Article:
With the release of The Dark Knight Rises, director Christopher Nolan completes a trilogy of grave and gritty Batman films that began with Batman Begins in 2005 and continued with The Dark Knight in 2008. The third installment brings unity and closure to the saga – but that’s not to say Nolan and his collaborators had a master plan from the start. The filmmaker says he always knew he would never make more than three Bat-flicks, but he approached each project as if it might be the last. His strategy: Pour every Batty idea into the work at hand; remain consistent with the themes and plot of the previous chapter; keep a fuzzy option or two open for what might come next… except for Rises, which Nolan swears is his Batman swan song. “The truth is I always wanted to tell more of Bruce Wayne’s story, but in a superstitious sense, you can’t plan on that,” says the helmer, whose other credits include Memento and Inception. “You have to tell one great story, one great film. And if people demand another one, you have permission to make it.”
Nolan says the thematic lynchpin of the series can be found early in Batman Begins. Before we get to it, though, some recap. The director’s first Batman opus was, of course, an origin story. Meet Bruce Wayne (Christian Bale), the only son of Thomas and Martha Wayne, a wealthy couple with deep roots in Gotham City, a once-mighty American metropolis on the wane. Bruce’s parents used their money to make Gotham a better place. Through Wayne Industries, Thomas fought a war on poverty and – with brilliant engineer Lucius Fox (Morgan Freeman) – gave Gotham free public transportation via an innovative light rail system. Bruce’s folks not only instilled in him a social conscience, but they promoted the value of perseverance. A key line from Begins, significant to both the plot and title of Rises: “Why do we fall, Bruce? So we can learn to pick ourselves up.”
While Bruce was still a child, he watched a mugger named Joe Chill kill his mom and dad. Yep: That’ll leave a dark mark. It also deeply impacted Gotham, too. We are told in Batman Begins that the murders inspired other blue bloods to carry on the good work of sacrifice and investment, and that Gotham continued to “limp on” despite being handicapped by so much corruption. However, as he entered adulthood, Bruce – still fuming with anger; feeling “monstrous” in the words of Christian Bale – opted for a more fanciful and downright perverse way of purging Gotham of the criminals, greedy folk and assorted special interests that controlled it. The strategy took shape during a formative idyll spent with the League of Shadows, a secret society led by the mysterious Ra’s al Ghul (Liam Neeson). Bruce initially believed that the group was a band of vigilante do-gooders committed to bringing justice to places where injustice had run amuck. The truth was more terrifying. According to al Ghul, the group’s function was to destroy cultures that had become irreparably broken. For decades, they had been attempting to eradicate Gotham through subversive means; without being specific, al Ghul told Bruce that the League tried to use “economics” to destabilize the city by engendering such poverty and inequality that the poor and oppressed would turn to crime to survive, causing Gotham to eventually collapse from ever-escalating lawlessness. When the “misguided idealism” (al Ghul’s words) of Bruce’s parents and others like them began to slow Gotham’s downward spiral, the League decided to change tactics and just burn the city to the ground.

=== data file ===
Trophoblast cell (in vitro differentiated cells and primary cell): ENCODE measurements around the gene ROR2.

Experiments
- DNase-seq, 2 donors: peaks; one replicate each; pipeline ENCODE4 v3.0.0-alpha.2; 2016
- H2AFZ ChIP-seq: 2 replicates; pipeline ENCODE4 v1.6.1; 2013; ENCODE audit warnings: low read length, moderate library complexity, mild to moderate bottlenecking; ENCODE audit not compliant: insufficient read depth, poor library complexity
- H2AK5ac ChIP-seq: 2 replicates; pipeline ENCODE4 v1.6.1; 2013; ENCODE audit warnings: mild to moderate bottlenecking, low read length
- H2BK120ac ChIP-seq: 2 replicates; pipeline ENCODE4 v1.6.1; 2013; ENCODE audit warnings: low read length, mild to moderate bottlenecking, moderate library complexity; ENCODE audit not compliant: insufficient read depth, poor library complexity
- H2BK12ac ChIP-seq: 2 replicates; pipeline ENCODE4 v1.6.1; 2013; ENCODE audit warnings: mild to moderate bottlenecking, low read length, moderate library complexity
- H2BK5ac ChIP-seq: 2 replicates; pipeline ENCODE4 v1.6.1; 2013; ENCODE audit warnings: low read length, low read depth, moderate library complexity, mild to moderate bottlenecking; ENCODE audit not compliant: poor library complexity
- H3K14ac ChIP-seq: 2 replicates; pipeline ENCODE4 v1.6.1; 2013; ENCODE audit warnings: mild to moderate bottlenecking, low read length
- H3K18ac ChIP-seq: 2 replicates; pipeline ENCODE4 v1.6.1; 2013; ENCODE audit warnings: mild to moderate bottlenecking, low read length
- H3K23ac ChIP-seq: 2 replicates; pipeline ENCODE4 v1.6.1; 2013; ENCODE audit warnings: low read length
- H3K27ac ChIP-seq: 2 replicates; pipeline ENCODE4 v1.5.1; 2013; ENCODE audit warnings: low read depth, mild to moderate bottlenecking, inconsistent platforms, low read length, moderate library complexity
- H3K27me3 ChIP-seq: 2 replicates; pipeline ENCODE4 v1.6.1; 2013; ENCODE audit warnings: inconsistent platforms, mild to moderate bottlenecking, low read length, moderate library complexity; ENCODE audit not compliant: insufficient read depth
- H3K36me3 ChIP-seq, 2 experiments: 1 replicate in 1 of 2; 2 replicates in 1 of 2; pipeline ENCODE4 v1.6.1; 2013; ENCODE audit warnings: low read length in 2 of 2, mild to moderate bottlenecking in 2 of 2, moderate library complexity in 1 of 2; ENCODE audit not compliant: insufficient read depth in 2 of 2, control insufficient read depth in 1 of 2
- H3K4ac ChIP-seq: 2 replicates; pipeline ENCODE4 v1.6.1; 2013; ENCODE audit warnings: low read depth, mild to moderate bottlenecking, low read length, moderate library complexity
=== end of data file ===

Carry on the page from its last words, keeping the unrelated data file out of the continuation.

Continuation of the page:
For Bruce, the League represented the line he could not cross. Yes, his hometown had become a hellhole. But he believed Gotham should be saved, never condemned. He also believed that this redeeming labor needed to be driven by the fundamentally decent people of Gotham. They just needed a push – a cultural role model to inspire them, not a savior that did the work for them.
Enter The Batman. And finally, that lynchpin scene. It takes places on Bruce Wayne’s private jet, when the nascent dark knight explained his still-developing plan for saving Gotham to his longtime guardian, Alfred Pennyworth (Michael Caine): “People need dramatic examples to shake them out of apathy and I can’t do that as Bruce Wayne. As a man, I’m flesh and blood. I can be ignored, I can be destroyed. But as a symbol – as a symbol I can be incorruptible, I can be everlasting.”